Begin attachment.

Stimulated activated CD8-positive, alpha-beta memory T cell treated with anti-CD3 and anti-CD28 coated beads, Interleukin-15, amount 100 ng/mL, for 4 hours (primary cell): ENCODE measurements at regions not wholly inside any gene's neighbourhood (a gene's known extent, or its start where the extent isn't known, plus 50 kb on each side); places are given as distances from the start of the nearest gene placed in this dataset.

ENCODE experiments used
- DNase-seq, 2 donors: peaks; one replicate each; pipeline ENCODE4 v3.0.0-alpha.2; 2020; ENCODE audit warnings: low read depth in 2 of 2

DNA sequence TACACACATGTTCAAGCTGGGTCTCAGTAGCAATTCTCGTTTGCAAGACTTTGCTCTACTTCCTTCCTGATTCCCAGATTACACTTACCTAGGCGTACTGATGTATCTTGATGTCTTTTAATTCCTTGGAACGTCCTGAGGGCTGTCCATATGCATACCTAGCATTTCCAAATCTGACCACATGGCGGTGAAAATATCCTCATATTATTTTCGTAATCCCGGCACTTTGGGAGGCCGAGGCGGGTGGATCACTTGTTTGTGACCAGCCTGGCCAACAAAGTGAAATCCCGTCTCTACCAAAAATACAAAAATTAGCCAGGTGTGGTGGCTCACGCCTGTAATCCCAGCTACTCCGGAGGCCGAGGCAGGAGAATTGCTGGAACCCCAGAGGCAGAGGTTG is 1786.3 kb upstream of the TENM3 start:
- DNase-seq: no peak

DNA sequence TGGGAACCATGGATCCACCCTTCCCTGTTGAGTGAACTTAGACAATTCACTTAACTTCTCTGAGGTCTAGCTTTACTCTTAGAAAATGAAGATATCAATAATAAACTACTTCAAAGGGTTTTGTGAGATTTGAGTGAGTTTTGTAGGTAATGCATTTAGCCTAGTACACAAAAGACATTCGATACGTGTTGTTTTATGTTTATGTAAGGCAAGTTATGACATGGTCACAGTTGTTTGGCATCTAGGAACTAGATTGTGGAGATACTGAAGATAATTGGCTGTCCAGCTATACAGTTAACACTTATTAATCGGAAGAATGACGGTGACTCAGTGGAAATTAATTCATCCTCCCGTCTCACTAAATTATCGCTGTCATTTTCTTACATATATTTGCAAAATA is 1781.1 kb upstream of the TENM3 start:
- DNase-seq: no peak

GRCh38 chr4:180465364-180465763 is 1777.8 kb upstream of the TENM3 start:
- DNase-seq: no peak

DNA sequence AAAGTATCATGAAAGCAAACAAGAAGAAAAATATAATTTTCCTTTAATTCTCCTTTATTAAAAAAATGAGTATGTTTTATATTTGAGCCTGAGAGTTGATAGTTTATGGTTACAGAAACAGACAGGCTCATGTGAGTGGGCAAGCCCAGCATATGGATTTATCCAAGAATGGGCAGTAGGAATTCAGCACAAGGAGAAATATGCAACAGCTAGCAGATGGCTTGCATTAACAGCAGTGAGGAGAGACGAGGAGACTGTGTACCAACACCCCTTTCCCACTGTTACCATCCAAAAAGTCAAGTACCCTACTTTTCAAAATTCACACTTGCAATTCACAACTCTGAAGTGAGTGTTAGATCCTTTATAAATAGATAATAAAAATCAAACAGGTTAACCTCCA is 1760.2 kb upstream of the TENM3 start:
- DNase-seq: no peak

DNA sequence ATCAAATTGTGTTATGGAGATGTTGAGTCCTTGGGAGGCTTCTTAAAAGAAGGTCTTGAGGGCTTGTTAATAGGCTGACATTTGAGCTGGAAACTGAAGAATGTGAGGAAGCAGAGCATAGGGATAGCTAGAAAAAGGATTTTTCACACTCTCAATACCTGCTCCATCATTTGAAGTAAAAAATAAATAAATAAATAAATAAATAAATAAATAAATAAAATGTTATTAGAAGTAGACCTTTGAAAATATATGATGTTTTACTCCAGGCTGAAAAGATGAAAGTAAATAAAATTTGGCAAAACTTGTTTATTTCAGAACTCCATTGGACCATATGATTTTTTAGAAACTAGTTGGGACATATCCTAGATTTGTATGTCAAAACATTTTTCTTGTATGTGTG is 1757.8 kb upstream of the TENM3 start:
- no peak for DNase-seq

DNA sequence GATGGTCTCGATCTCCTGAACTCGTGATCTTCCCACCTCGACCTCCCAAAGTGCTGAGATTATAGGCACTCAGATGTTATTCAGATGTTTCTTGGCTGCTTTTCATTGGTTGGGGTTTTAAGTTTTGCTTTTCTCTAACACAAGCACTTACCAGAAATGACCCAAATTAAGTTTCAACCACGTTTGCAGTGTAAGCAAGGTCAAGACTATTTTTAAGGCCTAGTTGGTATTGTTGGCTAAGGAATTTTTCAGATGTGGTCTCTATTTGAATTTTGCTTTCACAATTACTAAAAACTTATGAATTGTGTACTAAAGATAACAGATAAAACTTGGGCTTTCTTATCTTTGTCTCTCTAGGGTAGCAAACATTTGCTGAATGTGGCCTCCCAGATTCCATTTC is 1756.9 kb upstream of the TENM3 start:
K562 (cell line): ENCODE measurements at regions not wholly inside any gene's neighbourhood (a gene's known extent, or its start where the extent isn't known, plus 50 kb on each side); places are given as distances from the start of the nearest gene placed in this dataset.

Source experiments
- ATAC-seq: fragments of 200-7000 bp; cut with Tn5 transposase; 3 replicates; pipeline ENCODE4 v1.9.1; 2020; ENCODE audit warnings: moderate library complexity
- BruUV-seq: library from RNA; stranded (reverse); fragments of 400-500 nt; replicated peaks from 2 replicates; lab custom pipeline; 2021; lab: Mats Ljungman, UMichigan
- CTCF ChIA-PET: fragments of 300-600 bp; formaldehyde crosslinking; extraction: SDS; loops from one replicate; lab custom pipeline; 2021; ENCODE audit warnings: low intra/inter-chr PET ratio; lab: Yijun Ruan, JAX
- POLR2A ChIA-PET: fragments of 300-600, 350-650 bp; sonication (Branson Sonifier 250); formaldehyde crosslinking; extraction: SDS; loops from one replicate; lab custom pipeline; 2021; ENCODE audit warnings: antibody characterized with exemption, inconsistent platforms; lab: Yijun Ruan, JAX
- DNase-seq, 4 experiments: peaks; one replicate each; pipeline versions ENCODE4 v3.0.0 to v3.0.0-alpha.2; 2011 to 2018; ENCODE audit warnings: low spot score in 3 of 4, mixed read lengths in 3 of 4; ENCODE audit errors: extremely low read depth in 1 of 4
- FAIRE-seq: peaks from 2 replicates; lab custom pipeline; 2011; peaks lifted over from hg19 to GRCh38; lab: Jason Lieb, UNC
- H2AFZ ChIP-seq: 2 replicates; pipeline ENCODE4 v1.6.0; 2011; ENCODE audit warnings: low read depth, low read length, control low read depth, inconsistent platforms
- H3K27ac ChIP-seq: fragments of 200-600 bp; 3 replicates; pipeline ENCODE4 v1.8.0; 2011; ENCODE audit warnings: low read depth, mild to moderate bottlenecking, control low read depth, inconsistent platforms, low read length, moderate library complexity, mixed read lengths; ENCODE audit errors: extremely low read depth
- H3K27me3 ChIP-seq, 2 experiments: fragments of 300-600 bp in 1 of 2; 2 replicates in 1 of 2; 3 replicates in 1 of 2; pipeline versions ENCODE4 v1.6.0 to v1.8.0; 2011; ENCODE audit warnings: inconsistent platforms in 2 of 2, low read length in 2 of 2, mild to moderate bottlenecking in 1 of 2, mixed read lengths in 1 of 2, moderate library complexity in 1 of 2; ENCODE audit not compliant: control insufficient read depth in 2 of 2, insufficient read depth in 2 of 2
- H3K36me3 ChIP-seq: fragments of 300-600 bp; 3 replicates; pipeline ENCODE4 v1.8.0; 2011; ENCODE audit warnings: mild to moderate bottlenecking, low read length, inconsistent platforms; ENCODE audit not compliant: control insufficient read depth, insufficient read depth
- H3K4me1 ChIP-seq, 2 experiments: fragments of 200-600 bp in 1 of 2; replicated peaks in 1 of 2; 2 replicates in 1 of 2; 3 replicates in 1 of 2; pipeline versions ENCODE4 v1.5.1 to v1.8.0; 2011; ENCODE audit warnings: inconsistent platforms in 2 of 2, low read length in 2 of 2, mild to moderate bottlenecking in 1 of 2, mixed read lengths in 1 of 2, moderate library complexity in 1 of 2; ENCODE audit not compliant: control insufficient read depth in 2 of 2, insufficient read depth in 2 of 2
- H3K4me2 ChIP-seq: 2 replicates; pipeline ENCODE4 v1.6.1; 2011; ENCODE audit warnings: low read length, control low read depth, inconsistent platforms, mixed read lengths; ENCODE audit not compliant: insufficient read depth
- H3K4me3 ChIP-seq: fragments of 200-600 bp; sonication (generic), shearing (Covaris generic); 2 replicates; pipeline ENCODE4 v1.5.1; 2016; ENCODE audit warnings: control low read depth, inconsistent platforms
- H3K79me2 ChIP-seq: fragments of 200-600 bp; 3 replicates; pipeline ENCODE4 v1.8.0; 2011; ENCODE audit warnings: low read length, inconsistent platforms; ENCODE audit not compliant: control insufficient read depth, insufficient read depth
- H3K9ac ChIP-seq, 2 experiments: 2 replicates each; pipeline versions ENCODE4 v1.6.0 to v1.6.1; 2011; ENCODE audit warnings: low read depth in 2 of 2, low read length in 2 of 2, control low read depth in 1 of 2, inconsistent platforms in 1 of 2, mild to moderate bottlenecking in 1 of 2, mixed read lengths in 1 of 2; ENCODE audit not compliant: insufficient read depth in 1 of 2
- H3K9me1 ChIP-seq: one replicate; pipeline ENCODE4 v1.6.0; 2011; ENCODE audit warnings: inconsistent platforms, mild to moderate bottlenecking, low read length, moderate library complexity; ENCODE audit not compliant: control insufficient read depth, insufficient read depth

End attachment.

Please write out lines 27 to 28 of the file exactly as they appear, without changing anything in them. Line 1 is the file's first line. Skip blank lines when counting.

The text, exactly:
- H3K4me1 ChIP-seq, 2 experiments: fragments of 200-600 bp in 1 of 2; replicated peaks in 1 of 2; 2 replicates in 1 of 2; 3 replicates in 1 of 2; pipeline versions ENCODE4 v1.5.1 to v1.8.0; 2011; ENCODE audit warnings: inconsistent platforms in 2 of 2, low read length in 2 of 2, mild to moderate bottlenecking in 1 of 2, mixed read lengths in 1 of 2, moderate library complexity in 1 of 2; ENCODE audit not compliant: control insufficient read depth in 2 of 2, insufficient read depth in 2 of 2
- H3K4me2 ChIP-seq: 2 replicates; pipeline ENCODE4 v1.6.1; 2011; ENCODE audit warnings: low read length, control low read depth, inconsistent platforms, mixed read lengths; ENCODE audit not compliant: insufficient read depth